Hyundai i-30: Tyres and wheels / Tyre sidewall labelling

Hyundai i30 (PD) 2018-2024 Owner's Manual / Maintenance / Tyres and wheels / Tyre sidewall labelling

This information identifies and describes the fundamental characteristics of the tyre and also provides the tyre identification number (TIN) for safety standard certification. The TIN can be used to identify the tyre in case of a recall.

Hyundai i30. Tyre sidewall labelling

1. Manufacturer or brand name

Manufacturer or brand name is shown.

2. Tyre size designation

A tyre’s sidewall is marked with a tyre size designation. You will need this information when selecting replacement tyres for your car. The following explains what the letters and numbers in the tyre size designation mean.

Example tyre size designation:

(These numbers are provided as an example only; your tyre size designator could vary depending on your vehicle.)

205/55R16 91H

205 - Tyre width in millimeters.
55 - Aspect ratio. The tyre’s section height as a percentage of its width.
R - Tyre construction code (Radial).
16 - Rim diameter in inches.
91 - Load Index, a numerical code associated with the maximum load the tyre can carry.
H - Speed Rating Symbol. See the speed rating chart in this section for additional information.

Wheel size designation

Wheels are also marked with important information that you need if you ever have to replace one. The following explains what the letters and numbers in the wheel size designation mean.

Example wheel size designation: 6.5JX16

6.5 - Rim width in inches.
J - Rim contour designation.
16 - Rim diameter in inches.

Tyre speed ratings

The chart below lists many of the different speed ratings currently being used for passenger vehicle tyres. The speed rating is part of the tyre size designation on the sidewall of the tyre. This symbol corresponds to that tyre’s designed maximum safe operating speed.

Hyundai i30. Tyre sidewall labelling

3. Checking tyre life (TIN : Tyre Identification Number)

Any tyres that are over six years old, based on the manufacturing date, (including the spare tyre) should be replaced by new ones. You can find the manufacturing date on the tyre sidewall (possibly on the inside of the wheel), displaying the DOT Code. The DOT Code is a series of numbers on a tyre consisting of numbers and English letters. The manufacturing date is designated by the last four digits (characters) of the DOT code.


The front part of the DOT shows a plant code number, tyre size and tread pattern and the last four numbers indicate week and year manufactured.

For example:

DOT XXXX XXXX 1518 represents that the tyre was produced in the 15th week of 2018.

4. Tyre ply composition and material

The number of layers or plies of rubber- coated fabric in the tyre. Tyre manufacturers also must indicate the materials in the tyre, which include steel, nylon, polyester, and others. The letter "R" means radial ply construction; the letter "D" means diagonal or bias ply construction; and the letter "B" means belted-bias ply construction.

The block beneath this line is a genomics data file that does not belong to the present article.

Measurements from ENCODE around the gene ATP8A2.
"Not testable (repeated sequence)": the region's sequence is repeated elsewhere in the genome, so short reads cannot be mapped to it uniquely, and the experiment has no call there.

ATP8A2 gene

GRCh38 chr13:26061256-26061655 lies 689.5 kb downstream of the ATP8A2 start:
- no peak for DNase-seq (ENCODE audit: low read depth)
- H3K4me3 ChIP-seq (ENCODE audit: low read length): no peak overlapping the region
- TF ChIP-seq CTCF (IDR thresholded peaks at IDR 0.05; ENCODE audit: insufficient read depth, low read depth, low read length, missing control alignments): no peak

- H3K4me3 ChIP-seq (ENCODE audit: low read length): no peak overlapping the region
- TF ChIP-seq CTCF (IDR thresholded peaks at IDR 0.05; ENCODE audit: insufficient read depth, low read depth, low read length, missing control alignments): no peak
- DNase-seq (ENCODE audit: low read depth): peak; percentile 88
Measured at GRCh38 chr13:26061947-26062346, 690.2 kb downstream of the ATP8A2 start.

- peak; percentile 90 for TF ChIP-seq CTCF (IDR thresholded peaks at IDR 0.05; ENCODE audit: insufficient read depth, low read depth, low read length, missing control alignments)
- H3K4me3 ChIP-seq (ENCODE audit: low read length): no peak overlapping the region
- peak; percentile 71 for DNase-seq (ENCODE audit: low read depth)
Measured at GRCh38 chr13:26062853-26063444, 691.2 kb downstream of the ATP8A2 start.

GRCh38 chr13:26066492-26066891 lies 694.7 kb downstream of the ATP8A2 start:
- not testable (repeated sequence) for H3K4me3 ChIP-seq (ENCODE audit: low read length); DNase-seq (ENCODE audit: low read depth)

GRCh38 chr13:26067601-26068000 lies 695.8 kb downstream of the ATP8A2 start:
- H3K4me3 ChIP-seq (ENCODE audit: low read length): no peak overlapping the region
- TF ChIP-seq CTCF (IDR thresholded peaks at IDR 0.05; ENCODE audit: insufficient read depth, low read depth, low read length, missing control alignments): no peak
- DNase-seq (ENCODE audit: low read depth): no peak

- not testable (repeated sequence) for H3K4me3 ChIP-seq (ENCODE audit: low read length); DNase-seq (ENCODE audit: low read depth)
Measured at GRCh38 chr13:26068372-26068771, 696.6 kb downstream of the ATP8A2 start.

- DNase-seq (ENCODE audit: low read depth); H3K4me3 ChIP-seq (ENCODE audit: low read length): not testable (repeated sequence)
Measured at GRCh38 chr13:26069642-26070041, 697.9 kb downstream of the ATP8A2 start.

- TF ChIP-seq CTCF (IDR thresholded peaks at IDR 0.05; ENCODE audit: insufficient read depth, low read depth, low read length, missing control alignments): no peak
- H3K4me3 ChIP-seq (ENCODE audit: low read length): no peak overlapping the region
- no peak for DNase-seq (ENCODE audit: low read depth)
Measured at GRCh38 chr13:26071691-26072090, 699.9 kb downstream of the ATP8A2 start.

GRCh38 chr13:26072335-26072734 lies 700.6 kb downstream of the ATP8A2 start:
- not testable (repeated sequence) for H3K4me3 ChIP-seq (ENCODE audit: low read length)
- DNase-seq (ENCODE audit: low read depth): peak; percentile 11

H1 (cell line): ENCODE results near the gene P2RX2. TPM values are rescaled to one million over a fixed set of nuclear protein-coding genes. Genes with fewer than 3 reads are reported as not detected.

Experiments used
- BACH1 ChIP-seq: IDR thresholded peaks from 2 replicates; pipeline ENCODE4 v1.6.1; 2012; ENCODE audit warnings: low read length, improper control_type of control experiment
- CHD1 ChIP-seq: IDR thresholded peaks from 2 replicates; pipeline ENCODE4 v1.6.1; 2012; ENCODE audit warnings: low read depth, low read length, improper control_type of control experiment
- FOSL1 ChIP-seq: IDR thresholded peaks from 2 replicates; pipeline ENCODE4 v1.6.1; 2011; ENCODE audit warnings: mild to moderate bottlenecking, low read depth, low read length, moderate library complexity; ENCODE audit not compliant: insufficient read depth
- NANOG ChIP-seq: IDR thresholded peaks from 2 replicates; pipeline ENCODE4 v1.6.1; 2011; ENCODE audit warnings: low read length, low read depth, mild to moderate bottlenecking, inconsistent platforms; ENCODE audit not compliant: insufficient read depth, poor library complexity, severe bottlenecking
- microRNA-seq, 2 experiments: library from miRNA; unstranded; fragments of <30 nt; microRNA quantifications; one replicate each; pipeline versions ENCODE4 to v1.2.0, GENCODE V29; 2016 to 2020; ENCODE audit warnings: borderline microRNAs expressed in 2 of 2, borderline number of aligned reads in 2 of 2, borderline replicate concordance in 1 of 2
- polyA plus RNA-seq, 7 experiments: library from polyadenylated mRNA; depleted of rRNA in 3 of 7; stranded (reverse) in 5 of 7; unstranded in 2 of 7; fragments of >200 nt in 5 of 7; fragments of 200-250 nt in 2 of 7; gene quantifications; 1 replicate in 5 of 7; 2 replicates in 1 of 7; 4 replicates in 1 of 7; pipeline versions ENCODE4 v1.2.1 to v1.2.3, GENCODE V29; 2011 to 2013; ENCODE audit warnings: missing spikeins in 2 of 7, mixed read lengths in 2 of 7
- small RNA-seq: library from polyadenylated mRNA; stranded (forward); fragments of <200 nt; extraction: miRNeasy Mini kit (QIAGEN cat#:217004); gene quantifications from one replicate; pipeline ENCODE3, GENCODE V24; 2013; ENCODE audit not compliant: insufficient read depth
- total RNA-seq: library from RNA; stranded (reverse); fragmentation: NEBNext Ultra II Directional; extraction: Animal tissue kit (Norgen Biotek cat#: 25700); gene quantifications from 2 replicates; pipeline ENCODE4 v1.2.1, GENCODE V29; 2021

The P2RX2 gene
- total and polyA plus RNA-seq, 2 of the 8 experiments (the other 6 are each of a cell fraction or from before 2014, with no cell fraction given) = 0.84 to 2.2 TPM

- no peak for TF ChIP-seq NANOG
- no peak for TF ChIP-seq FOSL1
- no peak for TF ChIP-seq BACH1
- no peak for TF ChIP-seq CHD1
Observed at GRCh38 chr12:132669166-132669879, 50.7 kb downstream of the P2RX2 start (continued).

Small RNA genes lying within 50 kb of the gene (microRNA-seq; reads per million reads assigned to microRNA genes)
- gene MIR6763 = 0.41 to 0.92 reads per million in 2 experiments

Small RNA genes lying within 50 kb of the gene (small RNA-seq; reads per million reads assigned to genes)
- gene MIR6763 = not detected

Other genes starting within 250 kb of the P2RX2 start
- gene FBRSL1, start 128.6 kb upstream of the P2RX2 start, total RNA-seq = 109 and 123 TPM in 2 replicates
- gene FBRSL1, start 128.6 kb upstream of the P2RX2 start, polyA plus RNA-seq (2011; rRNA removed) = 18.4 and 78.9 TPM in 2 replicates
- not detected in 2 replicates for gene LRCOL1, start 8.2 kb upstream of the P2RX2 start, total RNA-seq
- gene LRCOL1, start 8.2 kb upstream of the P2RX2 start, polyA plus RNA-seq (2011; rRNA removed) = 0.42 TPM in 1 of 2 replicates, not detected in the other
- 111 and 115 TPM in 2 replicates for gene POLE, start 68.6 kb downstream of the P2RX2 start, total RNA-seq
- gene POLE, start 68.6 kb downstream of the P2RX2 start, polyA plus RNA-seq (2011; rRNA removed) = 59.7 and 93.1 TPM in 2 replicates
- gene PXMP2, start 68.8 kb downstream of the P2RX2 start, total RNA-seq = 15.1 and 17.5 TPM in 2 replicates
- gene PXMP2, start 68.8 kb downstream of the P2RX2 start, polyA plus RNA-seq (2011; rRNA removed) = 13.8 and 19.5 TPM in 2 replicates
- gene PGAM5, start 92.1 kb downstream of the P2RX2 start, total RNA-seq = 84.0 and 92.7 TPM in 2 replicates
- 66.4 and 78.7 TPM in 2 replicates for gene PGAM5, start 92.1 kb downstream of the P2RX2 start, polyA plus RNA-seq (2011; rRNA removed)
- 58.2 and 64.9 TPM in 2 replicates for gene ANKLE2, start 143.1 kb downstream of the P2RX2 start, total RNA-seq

5. Maximum permissible inflation pressure

This number is the greatest amount of air pressure that should be put in the tyre. Do not exceed the maximum permissible inflation pressure. Refer to the Tyre and Loading Information label for recommended inflation pressure.

6. Maximum load rating

This number indicates the maximum load in kilograms and pounds that can be carried by the tyre. When replacing the tyres on the vehicle, always use a tyre that has the same load rating as the factory installed tyre.

7. Uniform tyre quality grading

Quality grades can be found where applicable on the tyre sidewall between tread shoulder and maximum section width.

For example:


Tread wear

The tread wear grade is a comparative rating based on the wear rate of the tyre when tested under controlled conditions on a specified government test course. For example, a tyre graded 150 would wear one-and-ahalf times (1½) as well on the government course as a tyre graded 100.

The relative performance of tyres depends upon the actual conditions of their use, however, and may depart significantly from the norm due to variations in driving habits, service practices and differences in road characteristics and climate.

These grades are molded on the sidewalls of passenger vehicle tyres. The tyres available as standard or optional equipment on your vehicle may vary with respect to grade.

Traction - AA, A, B & C

The traction grades, from highest to lowest, are AA, A, B and C. Those grades represent the tyre’s ability to stop on wet pavement as measured under controlled conditions on specified government test surfaces of asphalt and concrete. A tyre marked C may have poor traction performance.


The traction grade assigned to this tyre is based on straightahead braking traction tests, and does not include acceleration, cornering, hydroplaning, or peak traction characteristics.

Temperature - A, B & C

The temperature grades are A (the highest), B and C representing the tyre’s resistance to the generation of heat and its ability to dissipate heat when tested under controlled conditions on a specified indoor laboratory test wheel.

Sustained high temperature can cause the material of the tyre to degenerate and reduce tyre life, and excessive temperature can lead to sudden tyre failure. Grades B and A represent higher levels of performance on the laboratory test wheel than the minimum required by law.


The temperature grade for this tyre is established for a tyre that is properly inflated and not overloaded. Excessive speed, under-inflation, over-inflation, or excessive loading, either separately or in combination, can cause heat build-up and possible sudden tyre failure. This may cause loss of vehicle control resulting in an accident.

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